• That I follow far too many total freakin' strangers on Twitter. I need some Twitter Equilibrium :-)
  • I have too many RSS feeds that don't really tell me anything I need to know.
Well. Just some random notes from no-one of consequence. Seriously, why are you reading this?

Sunday, 11 May 2008

Mental Detox Week (redux)

Mental Detox week was 21 - 27 April but I missed it completely (despite being an Adbusters subscriber). So Kate Carruthers and some of her friends (including me) are doing a Mental Detox week from May 12 to 17. Which isn't actually a full week but baby steps people, baby steps.

Given that I'll still be working I'll still need to use a computer. But
  • No IM
  • No personal e-mail
  • No Facebook (that one will be easy)
  • No iPod (that one will be hard)
  • No TV, radio or Google Reader.
  • And no Twitter.
Don't watch TV anyway and the radio sucks but not sure what the policy is on the print version of newspapers. Not reading my RSS feeds in Google Reader leaves me with the feeling that I might "miss something." What if they announce the next Google App Engine next week? On the other hand, real news can put that kind of event into perspective.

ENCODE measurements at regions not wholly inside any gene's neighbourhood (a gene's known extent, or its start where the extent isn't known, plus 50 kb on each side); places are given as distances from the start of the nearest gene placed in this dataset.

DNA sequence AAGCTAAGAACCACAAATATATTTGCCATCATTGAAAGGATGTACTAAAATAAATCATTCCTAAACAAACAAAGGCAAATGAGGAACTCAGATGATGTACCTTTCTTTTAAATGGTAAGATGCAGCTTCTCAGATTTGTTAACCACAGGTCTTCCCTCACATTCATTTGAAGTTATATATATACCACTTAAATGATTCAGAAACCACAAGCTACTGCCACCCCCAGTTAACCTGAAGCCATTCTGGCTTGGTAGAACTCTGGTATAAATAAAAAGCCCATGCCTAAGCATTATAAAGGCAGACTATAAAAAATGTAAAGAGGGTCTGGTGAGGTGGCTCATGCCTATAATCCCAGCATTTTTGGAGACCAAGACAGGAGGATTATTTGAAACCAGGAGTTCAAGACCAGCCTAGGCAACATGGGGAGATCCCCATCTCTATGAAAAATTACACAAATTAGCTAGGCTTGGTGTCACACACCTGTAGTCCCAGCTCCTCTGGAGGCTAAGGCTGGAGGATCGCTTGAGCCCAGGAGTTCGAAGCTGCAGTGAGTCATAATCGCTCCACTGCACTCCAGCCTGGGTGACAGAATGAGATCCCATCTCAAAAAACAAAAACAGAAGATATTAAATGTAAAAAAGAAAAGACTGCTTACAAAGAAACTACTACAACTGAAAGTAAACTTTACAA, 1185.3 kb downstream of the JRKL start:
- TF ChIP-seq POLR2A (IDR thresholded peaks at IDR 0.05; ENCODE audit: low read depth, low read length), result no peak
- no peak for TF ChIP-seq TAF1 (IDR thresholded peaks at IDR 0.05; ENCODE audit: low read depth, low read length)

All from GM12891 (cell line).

In hindsight it was pointless to commit to this during a working week. There's still an awful lot of noise to deal with at work. Next time I'll try this kind of electronic-blackout during annual leave but I'm committed now so...

See you in a week. :-)

Friday, 9 May 2008

About the Application

The application is going to be small "to do" app loosely based on David Allen's Getting Things Done. Not that the world needs another "to do" app (or even another GTD app) but it fits the basic criteria: it's small but not trivial, capable of being built in a few days and the problem is well understood enough that I can concentrate on learning the basics of the framework rather than solving some other problem.

Here's a short summary of the requirements:
  • Users need to be able to register with a user name and password to save and access their lists. The "stretch target" would be to allow users to start making lists anonymously, and then to save that work upon registering. If they already have an account, then the anonymous list and previously saved list should be merged sensibly.